Figure 1 displays the three-tiered framework: NOMs, NPMs, and ESMs. NOMs are considered among the major goals MCHB and the States are attempting to achieve related to the health status of mothers and children. NPMs are measures, generally associated with processes or programs, which have been shown to affect the NOMs. However, it is important to recognize that associations may not be linear; there are many other influences to NOMs and movement in a given NPM may not necessarily result in movement of an NOM. ESMs are evidence-based/informed measures that each State Title V program develops to affect the NPMs.
Fig. 1

Title V MCH Services Block Grant–three-tiered performance measure framework

The NOMs are shown in Table 2. There are now 22 NOMs, of which 11 are legislatively mandated, and generally reflect key indicators of morbidity and mortality. The other outcomes reflect commonly accepted indicators of a highly functioning system of care for children and their families: children having health insurance, a well-functioning system of care for children with special health care needs, and reduction of obesity among children; positive outcomes such as children in excellent or very good health and young children who are healthy and ready to learn (school readiness); outcomes which are a legislative focus for Title V such as the percent of children with special health care needs; outcomes reflecting the increase in developmental and behavioral conditions, such as autism spectrum disorders, attention deficit disorders, and treatment for children with mental or behavioral conditions; and developmental outcomes where either a fully functioning data system does not exist (e.g. newborn screening) or a consensus has yet to emerge on the best way to measure a concept (e.g. school readiness).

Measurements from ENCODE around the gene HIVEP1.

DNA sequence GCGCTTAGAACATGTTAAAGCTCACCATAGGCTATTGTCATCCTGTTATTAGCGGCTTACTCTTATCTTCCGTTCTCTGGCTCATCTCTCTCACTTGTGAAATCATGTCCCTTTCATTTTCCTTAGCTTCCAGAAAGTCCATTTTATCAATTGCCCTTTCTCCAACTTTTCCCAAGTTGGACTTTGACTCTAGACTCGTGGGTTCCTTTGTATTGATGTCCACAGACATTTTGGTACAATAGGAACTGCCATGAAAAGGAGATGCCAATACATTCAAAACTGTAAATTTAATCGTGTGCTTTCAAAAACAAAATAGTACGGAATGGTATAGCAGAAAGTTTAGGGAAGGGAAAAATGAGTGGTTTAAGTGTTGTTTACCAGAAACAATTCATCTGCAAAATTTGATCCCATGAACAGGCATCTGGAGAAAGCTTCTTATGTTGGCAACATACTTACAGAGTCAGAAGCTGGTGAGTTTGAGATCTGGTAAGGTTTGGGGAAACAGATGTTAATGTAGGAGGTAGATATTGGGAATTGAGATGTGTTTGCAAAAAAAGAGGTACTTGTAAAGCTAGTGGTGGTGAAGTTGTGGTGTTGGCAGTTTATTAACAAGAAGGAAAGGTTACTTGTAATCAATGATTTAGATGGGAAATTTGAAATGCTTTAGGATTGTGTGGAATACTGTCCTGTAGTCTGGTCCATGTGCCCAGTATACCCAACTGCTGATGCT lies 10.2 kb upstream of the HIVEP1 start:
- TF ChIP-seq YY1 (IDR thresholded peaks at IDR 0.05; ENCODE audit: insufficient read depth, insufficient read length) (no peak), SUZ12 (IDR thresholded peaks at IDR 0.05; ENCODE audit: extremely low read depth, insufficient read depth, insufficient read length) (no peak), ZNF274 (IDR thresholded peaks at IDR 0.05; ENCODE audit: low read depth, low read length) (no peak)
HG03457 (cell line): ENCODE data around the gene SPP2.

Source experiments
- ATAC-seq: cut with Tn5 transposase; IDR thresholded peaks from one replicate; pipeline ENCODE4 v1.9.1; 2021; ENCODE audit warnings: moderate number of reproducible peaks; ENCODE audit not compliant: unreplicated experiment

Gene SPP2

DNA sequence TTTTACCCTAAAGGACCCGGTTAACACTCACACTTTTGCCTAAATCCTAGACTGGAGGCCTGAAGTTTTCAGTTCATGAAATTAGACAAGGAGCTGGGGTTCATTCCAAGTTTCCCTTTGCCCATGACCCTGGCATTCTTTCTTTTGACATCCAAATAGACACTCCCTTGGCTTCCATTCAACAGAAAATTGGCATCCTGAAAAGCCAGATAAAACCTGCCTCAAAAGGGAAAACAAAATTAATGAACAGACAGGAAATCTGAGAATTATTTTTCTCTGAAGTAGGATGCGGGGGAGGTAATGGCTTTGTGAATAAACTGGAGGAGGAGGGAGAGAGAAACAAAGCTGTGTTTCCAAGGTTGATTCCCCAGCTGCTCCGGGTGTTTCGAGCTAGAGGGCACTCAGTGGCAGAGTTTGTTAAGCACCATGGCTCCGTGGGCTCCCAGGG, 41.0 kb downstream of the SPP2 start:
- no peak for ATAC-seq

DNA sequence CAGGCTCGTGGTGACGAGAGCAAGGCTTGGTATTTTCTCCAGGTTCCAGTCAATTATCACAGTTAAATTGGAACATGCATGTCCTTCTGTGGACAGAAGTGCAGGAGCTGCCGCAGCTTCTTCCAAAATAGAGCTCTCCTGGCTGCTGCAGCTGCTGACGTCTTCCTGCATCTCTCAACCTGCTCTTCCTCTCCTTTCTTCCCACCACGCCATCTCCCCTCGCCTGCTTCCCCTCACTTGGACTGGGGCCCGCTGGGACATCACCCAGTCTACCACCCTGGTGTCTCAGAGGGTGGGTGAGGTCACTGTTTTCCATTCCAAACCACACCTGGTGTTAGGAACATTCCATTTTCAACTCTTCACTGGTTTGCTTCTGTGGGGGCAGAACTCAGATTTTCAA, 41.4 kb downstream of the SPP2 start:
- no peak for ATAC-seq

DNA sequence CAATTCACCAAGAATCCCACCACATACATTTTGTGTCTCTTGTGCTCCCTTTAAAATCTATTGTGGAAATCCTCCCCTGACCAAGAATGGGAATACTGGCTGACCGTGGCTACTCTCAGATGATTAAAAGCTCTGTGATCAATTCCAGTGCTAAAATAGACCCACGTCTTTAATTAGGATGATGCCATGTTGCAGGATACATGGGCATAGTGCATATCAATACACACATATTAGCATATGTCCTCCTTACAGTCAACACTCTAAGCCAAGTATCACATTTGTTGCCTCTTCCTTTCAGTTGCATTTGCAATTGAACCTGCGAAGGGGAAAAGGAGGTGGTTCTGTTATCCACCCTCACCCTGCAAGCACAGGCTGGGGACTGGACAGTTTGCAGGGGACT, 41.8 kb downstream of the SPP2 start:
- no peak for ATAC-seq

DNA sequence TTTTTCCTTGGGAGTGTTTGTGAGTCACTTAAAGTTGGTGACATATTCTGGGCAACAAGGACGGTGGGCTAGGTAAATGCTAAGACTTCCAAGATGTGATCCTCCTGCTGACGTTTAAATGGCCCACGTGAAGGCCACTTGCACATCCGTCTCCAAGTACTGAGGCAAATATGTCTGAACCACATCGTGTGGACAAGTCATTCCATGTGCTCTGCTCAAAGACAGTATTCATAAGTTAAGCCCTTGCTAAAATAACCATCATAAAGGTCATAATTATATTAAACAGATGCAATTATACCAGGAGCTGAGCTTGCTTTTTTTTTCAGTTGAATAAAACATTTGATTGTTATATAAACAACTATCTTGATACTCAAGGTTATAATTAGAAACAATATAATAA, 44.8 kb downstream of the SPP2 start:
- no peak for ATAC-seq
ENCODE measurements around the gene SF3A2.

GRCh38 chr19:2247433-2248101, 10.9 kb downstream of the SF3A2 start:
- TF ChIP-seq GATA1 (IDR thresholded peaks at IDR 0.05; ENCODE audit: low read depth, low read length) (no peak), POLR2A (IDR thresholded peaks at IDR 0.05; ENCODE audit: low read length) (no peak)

Table 2

Title V MCH Services Block Grant–national outcome measures

No.

Measure

Data source(s)

1

First trimester prenatal care entry (%)

National Vital Statistics System (NVSS)

2

Severe maternal morbidity per 10,000 deliveries

Healthcare Cost and Utilization Project-State Inpatient Database (HCUP-SID)

3

Maternal mortality rate per 100,000 live births

NVSS

4.1

Low birth weight deliveries (<2500 g) (%)

NVSS

4.2

Very low birth weight deliveries (<1500 g) (%)

NVSS

4.3

Moderately low birth weight deliveries (1500–2499 g) (%)

NVSS

5.1

Preterm births (<37 weeks’ gestation) (%)

NVSS

5.2

Early preterm births (<34 weeks’ gestation) (%)

NVSS

5.3

Late preterm births (34–36 weeks’ gestation) (%)

NVSS

6

Early term births (37, 38 weeks’ gestation) (%)

NVSS

7

Non-medically indicated early elective deliveries (37, 38 weeks’ gestation) (%)

Centers for Medicaid and Medicare Services (CMS) hospital compare

8

Perinatal mortality rate per 1000 live births plus fetal deaths

NVSS

9.1

Infant mortality rate per 1000 live births

NVSS

9.2

Neonatal mortality rate per 1000 live births

NVSS

9.3

Postneonatal mortality rate per 1000 live births

NVSS

9.4

Preterm-related mortality rate per 1000 live births

NVSS

9.5

Sudden Unexpected Infant Death (SUID) rate per 1000 live births

NVSS

10

Infants born with fetal alcohol exposure in the last 3 months of pregnancy (%)

Pregnancy risk assessment monitoring system

11

Neonatal abstinence syndrome per 1000 deliveries

HCUP-SID

12

Eligible newborns screened for heritable disorders with on time physician notification for out of range screens who are followed up in a timely manner (DEVELOPMENTAL) (%)

The American Public Health Laboratories data set

13

Children, ages 4–5, meeting the criteria developed for school readiness (DEVELOPMENTAL) (%)

National Survey of Children’s Health (NSCH)

14

Children, ages 1–17, who have decayed teeth or cavities in the past 12 months

NSCH

15

Child mortality rate ages 1 through 9 per 100,000

NVSS

16.1

Adolescent mortality rate ages 10 through 19 per 100,000

NVSS

16.2

Adolescent motor vehicle mortality rate ages 15 through 19 per 100,000

NVSS

16.3

Adolescent suicide rate ages 15 through 19 per 100,000